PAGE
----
Since then, I’ve made it my mission to be honest with myself about my emotional health and also honest with the people around me. I don’t hide my struggles. In fact, I embrace them. I’m not afraid anymore to text a good friend and say, “hey, I’m struggling. Are you free?” What I’ve learned is astonishing. The more that I open up, the more the people around me feel comfortable to open up. It turns out that we are all fighting battles and most of us are holding them in. Now that I know the importance of talking through my insecurities, aches, and irrationalities, it’s become my mission to help the people around me open up too.

One of my best friends said recently that he wasn’t sure why, but whenever he hung out with just me, he felt comfortable talking about what was bothering him. I think it’s because we trust each other, a trust that was built upon a mutual understanding that we could be straight with one another. I will always have your back if you have mine, an unspoken agreement that started with honesty about what was below the surface.

My point with all this is that if I didn’t have poetry or this amazing community on here to help me work through all this, I’d still be that girl that hides how I’m feeling, invisible because I was too scared to let anyone see me. I thought, if I just hide my flaws, then I’ll be safe. I couldn’t have been more wrong. I’m the safest when I expose my quirks, even the embarrassing ones, like having no self control in how often I text boys I have crushes on or that I like “16 year old girl” music. I want people to see ME, to know ME, to appreciate ME, because there is no other version of ME that should ever exist.

Thank you for sticking with me. You have my back and I promise, I have yours.

–Leanne Rebecca

Posted in poetry, writing

Elemental

Elemental  I thought about going to sleep with the eye makeup still on, convinced that choosing to strip off that layer would rob me of self expression, vanquish the artistic beauty screaming  from this morning’s play when no one was around as I spent an hour reworking pigments, trying again and again until obsession and satisfaction married and I fell in love with what I’d created.   There’s no denial of vanity, living in reflection, caring what the eyes see blinking behind masks, disposable self-mutilation inflicted again and again with intention, to impress, to cry out these feelings inside that need to escape, to beg to be seen in the irony of hiding.  It wasn’t just removing eye liner as I forced the cotton ball across my lid. It was wiping away today’s identity, the me I wanted to be, the words I couldn’t say  entrenched in how heavily I caked the black: my lashes coated in heart, a persona crafted by my own hand to detract from the one underneath the smudges, the paint washed away by late night confessions, evidence lost in the sink, another day, another girl forgotten.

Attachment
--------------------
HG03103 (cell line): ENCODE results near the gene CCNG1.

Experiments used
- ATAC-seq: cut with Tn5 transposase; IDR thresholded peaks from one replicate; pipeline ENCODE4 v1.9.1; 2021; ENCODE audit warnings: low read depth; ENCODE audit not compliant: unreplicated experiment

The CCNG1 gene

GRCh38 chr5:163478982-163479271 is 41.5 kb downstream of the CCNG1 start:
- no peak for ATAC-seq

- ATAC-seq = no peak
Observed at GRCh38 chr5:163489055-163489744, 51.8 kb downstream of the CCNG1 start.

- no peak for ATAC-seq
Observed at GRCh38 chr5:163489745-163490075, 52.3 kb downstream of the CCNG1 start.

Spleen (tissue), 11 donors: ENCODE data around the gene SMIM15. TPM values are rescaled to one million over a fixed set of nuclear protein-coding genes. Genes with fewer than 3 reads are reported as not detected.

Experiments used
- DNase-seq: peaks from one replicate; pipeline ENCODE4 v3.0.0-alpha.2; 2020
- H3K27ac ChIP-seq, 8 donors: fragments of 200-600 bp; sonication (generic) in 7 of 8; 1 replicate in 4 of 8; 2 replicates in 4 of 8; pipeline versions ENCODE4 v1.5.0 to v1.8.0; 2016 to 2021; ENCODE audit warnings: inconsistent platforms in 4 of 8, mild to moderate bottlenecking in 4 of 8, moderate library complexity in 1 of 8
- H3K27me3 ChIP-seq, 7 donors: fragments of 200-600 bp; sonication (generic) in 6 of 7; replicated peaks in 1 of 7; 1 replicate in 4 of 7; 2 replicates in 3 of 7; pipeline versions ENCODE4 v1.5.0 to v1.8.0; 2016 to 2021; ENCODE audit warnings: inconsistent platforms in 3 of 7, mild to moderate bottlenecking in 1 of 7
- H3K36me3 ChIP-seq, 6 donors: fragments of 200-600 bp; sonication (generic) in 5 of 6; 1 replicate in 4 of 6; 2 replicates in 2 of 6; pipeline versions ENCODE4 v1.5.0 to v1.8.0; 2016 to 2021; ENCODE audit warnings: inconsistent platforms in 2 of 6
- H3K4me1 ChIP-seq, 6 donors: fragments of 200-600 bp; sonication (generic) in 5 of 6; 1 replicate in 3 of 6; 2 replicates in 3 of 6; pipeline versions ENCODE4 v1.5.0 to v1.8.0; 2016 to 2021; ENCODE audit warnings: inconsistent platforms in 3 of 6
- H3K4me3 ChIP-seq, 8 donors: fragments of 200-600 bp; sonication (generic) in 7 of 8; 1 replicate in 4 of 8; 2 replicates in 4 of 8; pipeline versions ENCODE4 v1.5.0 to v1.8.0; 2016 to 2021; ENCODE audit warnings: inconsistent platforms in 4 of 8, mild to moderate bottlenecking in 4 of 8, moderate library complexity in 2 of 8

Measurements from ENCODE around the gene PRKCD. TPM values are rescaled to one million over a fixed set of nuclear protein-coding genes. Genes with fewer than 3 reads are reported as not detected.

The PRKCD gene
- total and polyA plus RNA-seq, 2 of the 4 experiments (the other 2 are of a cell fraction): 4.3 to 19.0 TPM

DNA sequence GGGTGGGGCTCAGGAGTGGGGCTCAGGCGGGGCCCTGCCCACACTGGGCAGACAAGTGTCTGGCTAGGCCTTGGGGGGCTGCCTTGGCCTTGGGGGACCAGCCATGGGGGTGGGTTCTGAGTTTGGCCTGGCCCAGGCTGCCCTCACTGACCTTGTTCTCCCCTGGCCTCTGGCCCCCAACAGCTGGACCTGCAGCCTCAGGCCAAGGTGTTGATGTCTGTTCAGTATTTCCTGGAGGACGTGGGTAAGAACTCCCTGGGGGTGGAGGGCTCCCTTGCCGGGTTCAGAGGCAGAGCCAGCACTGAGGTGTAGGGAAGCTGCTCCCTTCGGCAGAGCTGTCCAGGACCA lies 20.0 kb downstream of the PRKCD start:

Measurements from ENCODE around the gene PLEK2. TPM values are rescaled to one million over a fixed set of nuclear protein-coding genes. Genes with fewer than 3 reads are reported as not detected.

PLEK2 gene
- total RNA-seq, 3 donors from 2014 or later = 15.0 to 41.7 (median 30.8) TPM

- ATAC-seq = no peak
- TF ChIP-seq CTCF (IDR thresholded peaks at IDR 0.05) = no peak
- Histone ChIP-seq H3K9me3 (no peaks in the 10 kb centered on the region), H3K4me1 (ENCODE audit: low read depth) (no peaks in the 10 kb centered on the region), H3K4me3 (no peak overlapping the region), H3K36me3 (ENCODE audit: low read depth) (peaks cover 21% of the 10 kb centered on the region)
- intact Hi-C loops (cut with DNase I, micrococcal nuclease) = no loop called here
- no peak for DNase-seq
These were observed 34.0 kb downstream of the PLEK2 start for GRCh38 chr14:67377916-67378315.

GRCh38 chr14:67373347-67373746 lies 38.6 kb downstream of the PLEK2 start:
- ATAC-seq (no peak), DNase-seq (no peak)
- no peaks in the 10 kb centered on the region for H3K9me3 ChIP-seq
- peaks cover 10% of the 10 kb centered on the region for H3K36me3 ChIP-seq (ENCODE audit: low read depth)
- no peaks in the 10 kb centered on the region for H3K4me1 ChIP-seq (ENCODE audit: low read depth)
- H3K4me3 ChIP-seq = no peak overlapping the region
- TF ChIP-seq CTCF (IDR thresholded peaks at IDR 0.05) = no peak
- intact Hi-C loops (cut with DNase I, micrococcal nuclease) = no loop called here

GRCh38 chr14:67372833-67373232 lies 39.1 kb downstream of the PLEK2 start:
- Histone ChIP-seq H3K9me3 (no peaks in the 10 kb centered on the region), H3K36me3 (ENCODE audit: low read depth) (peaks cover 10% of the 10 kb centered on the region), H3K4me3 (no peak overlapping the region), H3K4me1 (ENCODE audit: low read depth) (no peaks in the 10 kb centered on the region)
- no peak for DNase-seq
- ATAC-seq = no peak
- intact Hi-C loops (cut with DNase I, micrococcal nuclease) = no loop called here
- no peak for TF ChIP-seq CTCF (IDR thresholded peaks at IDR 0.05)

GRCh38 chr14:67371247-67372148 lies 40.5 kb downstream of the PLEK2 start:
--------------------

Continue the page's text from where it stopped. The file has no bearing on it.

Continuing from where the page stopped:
It’s almost 2 in the morning and my eyes are burning from keeping them open too long. I didn’t sleep much last night either. I have this frustrating urge to keep fighting, to push a little longer. I don’t think I’ve ever posted a poem this late, or early, depending on how you see it, but I couldn’t help myself. I needed to get these words out. I needed to try. I just need to keep trying.

Good night now,

–Leanne Rebecca

Posted in art, poetry, writing

Eyelash

Eyelash  I make the same wish on every errant eyelash. I peel the escapee from my cheek and capture it on the tip of my finger, think my dream in the capsule of a blink, pucker my lips and let a single wisp of air carry it into infinity.  I inhale reality when I look back in the mirror— one less eyelash to cover with mascara.

I’ve started writing in a diary. I’ve found I like the senseless entries, writing whatever comes to my mind, confessing secrets, knowing no one is ever going to read these words (hopefully). One of my favorite teachers back in college used to tell us to write for 15 minutes a day, no matter what it was. The whole point was to develop the discipline to write. I used to write lists of what I did that day or complain about my homework. But then I finished that class and the journal entries stopped.

About two months ago I started them again, maybe not every single day, but whenever I feel like it. This poem is inspired by what I wrote in my journal today during my lunch break, scribbles about it being February and how it’s the month of love. It provoked a particular memory, something profound that happened to me in a February past, and before I knew it, I’d written this poem.

What do you think of when you think of February?

–Leanne Rebecca